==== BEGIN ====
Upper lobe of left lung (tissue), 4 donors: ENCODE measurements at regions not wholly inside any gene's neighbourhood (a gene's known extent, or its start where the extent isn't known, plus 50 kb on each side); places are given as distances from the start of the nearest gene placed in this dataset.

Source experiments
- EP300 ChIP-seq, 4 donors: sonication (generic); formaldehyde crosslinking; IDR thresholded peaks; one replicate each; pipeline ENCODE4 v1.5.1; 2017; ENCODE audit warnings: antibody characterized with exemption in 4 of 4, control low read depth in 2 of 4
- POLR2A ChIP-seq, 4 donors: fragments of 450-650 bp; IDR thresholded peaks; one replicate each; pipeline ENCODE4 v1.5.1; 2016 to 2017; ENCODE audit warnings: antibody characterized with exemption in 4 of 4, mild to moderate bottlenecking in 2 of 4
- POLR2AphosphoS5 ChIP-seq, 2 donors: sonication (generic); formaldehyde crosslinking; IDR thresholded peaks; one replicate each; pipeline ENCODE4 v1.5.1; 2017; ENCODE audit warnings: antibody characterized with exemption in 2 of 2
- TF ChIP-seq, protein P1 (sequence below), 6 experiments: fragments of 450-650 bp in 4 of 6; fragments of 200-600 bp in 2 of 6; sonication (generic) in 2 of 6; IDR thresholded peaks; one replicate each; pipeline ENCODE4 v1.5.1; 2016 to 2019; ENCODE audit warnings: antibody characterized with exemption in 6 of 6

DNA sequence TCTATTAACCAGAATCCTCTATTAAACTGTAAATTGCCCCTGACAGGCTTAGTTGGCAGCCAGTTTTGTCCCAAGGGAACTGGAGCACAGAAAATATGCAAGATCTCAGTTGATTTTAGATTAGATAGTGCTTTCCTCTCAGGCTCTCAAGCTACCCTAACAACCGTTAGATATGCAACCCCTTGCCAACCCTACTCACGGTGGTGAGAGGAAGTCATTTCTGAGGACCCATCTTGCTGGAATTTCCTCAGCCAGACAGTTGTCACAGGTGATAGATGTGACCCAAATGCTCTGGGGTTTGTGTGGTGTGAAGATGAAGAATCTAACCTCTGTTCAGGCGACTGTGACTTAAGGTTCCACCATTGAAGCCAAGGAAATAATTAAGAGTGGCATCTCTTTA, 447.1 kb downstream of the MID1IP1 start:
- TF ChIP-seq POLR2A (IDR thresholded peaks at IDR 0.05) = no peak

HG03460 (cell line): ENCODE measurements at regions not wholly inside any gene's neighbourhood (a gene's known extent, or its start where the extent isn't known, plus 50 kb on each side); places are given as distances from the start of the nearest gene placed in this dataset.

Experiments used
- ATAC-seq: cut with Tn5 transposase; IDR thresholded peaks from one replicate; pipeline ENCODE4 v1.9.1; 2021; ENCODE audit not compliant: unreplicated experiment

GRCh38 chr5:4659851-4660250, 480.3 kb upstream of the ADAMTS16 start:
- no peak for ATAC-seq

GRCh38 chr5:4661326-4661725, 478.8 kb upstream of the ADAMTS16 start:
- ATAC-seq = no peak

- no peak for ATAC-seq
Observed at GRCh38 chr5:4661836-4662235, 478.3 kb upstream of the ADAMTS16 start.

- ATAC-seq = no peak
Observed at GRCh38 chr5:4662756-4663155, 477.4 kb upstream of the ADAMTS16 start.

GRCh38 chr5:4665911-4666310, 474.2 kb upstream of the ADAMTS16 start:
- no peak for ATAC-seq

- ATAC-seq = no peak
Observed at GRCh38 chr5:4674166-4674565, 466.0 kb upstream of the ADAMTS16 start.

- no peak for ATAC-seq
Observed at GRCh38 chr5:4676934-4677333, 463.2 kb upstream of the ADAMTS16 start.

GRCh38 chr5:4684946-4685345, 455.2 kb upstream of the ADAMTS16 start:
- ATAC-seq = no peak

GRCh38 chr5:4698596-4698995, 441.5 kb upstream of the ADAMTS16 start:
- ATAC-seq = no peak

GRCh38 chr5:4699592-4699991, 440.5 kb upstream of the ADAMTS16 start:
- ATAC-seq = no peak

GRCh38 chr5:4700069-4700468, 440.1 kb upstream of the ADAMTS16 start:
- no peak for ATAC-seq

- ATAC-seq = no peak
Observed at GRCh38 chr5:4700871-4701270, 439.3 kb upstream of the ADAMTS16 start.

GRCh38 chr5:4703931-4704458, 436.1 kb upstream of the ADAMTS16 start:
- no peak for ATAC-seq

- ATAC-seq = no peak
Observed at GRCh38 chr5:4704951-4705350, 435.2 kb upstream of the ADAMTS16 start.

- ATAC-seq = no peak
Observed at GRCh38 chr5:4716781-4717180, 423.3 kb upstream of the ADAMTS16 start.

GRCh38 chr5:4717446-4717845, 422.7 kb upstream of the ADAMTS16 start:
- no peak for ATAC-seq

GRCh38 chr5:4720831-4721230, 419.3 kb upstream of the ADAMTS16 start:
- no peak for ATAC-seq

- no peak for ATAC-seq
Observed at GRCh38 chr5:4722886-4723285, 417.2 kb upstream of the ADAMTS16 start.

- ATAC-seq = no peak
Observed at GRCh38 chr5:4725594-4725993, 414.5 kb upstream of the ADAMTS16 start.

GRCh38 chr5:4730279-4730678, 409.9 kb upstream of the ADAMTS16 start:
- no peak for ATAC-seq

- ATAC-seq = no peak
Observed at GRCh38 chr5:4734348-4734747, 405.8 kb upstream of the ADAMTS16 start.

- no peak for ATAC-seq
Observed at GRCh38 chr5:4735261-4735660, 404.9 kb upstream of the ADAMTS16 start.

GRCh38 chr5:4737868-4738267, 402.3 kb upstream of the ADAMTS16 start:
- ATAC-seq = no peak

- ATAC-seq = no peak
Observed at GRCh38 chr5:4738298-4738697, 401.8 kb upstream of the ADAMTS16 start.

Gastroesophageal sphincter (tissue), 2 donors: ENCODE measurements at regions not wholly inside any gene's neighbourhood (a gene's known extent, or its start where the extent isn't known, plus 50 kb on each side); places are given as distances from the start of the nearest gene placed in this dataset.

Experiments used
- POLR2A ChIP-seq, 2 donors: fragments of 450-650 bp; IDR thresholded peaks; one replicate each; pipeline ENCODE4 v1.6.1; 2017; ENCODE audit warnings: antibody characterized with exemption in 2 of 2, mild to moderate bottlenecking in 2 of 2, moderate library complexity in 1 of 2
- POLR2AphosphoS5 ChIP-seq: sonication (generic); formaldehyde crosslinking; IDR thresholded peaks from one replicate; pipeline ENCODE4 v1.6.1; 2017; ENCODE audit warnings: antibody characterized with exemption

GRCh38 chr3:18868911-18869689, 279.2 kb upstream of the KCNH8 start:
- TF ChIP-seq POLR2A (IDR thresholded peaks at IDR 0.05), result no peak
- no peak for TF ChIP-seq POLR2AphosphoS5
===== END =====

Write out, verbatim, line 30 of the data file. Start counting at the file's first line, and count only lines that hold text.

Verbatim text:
GRCh38 chr5:4699592-4699991, 440.5 kb upstream of the ADAMTS16 start: